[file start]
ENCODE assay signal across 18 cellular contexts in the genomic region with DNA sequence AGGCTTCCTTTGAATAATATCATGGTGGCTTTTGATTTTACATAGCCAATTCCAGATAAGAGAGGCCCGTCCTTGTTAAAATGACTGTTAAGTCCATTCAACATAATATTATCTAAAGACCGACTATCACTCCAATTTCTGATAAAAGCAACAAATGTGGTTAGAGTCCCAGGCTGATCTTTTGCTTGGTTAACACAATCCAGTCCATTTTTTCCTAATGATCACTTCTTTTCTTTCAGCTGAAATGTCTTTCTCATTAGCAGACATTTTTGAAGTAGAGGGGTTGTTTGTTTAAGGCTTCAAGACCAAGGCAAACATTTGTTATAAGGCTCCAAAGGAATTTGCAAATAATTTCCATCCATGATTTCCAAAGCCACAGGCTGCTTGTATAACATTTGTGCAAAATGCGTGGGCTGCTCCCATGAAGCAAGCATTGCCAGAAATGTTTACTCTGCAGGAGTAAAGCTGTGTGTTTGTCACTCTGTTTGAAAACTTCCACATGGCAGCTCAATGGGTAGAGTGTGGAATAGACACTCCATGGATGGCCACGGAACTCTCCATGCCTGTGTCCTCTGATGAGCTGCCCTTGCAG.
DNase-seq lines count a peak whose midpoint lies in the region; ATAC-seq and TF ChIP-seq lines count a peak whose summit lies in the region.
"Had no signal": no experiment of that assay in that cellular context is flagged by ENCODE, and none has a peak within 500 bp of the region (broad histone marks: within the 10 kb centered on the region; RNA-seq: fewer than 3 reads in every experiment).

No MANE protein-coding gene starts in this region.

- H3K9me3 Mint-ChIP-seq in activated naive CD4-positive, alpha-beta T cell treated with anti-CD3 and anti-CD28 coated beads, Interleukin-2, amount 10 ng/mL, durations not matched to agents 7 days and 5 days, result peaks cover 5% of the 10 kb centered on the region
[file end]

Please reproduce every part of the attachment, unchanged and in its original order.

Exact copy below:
ENCODE assay signal across 18 cellular contexts in the genomic region with DNA sequence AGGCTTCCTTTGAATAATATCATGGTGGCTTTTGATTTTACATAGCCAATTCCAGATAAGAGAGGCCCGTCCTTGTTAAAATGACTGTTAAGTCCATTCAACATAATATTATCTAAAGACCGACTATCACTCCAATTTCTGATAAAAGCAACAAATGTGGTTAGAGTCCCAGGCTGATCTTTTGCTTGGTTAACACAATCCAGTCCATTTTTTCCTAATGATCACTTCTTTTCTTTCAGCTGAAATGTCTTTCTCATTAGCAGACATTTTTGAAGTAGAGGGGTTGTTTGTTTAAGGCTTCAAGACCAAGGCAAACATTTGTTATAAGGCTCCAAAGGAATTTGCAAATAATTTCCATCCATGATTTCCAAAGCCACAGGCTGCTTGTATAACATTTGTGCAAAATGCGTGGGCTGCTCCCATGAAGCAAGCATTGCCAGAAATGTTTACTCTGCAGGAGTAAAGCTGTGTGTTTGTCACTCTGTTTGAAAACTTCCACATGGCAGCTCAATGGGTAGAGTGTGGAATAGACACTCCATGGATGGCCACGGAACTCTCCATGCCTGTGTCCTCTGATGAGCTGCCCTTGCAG.
DNase-seq lines count a peak whose midpoint lies in the region; ATAC-seq and TF ChIP-seq lines count a peak whose summit lies in the region.
"Had no signal": no experiment of that assay in that cellular context is flagged by ENCODE, and none has a peak within 500 bp of the region (broad histone marks: within the 10 kb centered on the region; RNA-seq: fewer than 3 reads in every experiment).

No MANE protein-coding gene starts in this region.

- H3K9me3 Mint-ChIP-seq in activated naive CD4-positive, alpha-beta T cell treated with anti-CD3 and anti-CD28 coated beads, Interleukin-2, amount 10 ng/mL, durations not matched to agents 7 days and 5 days, result peaks cover 5% of the 10 kb centered on the region